By Samuel J. Hall
I had been to Da Nang, Vietnam the prior year. It wasn’t too bad.
Now it was 1967. It was my second tour.
Our camp was up by the Demilitarized Zone.
Dong Ha was only eleven miles south of the DMZ.
We were working all over the area south of the DMZ.
Our troops extended and hardened the runway at Khe Sanh, improved the road at Con Thien and at Geo Linh, we built water tanks at Cam Lo, we built a loading ramp at the Cua Viet River and we improved the road south to Quang Tri.
During July through October, 1967, the 3rd Marine Division conducted two sweeps along the DMZ, Operation Buffalo and Operation Kingfisher.
The hill battles were being fought for the Hills 881 N, 881 S, and 861 through the area around Khe Sanh.
The North Vietnam Army shelled us from the time before we arrived with their 152mm artillery shells and their 140mm rockets.
The rockets arrived in waves of fifty or more. We would get hit with two hundred rockets at any one attack. One three day period we were hit with over twelve hundred artillery shells and rockets.
We were attacked 136 times during our tour at Dong Ha and the DMZ.
On September 3rd, 1967 on Vietnam’s Election Day, one of those attacks hit our fuel farm and our ammunition dump. It burned and exploded out ammunition supplies for the next eight hours. That attack damaged ninety-five percent of our camp. I survived that ammo dump explosion along with a bunch of other Seabees, sitting at the bottom of a lube pit, in our shop. We were located right next to the ammo dump, about 100 feet away.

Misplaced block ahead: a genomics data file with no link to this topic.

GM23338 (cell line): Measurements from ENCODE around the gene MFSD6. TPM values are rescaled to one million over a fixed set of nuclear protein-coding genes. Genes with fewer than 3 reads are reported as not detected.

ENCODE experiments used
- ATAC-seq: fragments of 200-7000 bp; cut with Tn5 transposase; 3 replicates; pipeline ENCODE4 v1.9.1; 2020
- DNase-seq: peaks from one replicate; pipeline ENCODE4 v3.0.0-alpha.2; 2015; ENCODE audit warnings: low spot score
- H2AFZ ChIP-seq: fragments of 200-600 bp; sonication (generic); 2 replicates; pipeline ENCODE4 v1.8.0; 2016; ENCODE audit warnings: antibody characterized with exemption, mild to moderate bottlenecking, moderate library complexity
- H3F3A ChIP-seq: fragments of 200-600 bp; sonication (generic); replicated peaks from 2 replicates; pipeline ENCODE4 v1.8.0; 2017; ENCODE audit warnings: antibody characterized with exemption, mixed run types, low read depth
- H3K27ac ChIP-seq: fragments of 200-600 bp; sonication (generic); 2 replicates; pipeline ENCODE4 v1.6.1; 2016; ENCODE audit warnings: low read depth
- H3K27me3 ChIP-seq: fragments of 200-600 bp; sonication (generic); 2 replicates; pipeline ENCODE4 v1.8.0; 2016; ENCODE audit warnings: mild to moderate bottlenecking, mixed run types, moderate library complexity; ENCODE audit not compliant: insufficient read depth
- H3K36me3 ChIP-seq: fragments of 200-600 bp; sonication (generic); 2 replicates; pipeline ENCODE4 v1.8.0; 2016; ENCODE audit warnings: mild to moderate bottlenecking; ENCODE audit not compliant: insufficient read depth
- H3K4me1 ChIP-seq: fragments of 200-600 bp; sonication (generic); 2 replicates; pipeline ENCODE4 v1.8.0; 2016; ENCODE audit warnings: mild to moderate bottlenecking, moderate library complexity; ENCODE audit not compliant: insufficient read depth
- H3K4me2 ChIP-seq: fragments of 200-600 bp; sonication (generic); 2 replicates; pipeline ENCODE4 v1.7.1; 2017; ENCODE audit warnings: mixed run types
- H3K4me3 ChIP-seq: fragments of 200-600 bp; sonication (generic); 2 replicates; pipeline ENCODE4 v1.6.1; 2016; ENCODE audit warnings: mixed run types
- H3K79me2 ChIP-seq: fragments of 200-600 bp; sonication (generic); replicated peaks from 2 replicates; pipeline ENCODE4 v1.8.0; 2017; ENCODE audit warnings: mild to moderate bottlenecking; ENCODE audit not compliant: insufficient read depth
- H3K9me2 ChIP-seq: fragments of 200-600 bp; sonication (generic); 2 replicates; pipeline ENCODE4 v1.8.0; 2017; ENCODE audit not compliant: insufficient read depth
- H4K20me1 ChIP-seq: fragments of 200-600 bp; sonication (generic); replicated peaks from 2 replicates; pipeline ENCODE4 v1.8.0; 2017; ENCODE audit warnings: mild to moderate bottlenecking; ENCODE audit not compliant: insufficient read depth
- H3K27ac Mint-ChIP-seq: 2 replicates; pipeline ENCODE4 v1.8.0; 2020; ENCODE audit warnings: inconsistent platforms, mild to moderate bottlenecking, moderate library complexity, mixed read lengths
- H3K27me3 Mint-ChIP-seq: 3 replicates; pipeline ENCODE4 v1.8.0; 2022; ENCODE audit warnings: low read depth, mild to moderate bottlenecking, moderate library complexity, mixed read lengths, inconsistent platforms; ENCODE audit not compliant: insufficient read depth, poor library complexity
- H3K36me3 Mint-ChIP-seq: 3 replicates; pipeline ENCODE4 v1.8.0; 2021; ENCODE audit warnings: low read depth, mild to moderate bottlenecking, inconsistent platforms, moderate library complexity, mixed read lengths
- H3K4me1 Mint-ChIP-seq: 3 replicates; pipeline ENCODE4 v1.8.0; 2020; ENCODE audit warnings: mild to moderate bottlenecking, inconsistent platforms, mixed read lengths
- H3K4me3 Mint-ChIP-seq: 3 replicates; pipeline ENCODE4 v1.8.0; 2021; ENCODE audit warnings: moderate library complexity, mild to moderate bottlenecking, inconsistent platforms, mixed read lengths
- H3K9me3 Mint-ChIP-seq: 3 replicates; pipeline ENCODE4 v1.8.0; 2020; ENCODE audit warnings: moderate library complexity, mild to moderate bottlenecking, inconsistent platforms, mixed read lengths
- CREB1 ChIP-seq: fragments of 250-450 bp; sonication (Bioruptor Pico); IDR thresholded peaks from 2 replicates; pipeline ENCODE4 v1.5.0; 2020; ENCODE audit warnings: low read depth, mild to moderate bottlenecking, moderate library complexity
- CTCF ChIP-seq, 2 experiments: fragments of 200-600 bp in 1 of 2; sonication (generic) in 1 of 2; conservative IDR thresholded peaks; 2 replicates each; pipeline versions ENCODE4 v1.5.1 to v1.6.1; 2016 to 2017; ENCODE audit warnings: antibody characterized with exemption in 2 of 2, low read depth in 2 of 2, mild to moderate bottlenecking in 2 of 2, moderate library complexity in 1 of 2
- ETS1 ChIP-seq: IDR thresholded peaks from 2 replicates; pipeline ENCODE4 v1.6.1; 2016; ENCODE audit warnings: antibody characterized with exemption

The Marine Corp fought back with their 175mm artillery and their eight inch guns. The ground troops were kicking ass and taking names.
The U.S. Air Force’s B-52’s conducted their Arc Light bombing along the DMZ.
The North Vietnam Army conducted their troops along the DMZ against our troops. One troop attack had two thousand North Vietnamese troops outside our wire. Puff, a C-47 gunship, arrived with her magic guns to mow down the North Vietnamese Army troops. The ARVN Army
To talk about fear, my knees were shaking the day I arrived at the DMZ.
I was glad that the Dong Ha tour was going to be my last tour. I wished that my prior tour was my last tour. My only thought was going home alive.
My Da Nang tour was very different than my Dong Ha tour.
I could be brave or ignorant on my prior tour. I could not be ignorant on my last tour. I learned the difference between two while at the DMZ.
I don’t think I knew just how cautious I was. I put on a brave face but I was scared shitless most of the time.
The Ammunition dump exploded two months before the end of my enlistment. That was the end of the war for me. I worked at my job then I did my duty and went on our reactionary patrols but all I could think about was going home alive.
After returning to the states, I was still cautious about everything. I didn’t know just how much fear was locked up in my mind.
Here I am, forty five years later, and I am still thinking about those fears.
Those fears have help to make much of my life difficult.
I am writing about those fears still trying to rid myself of them…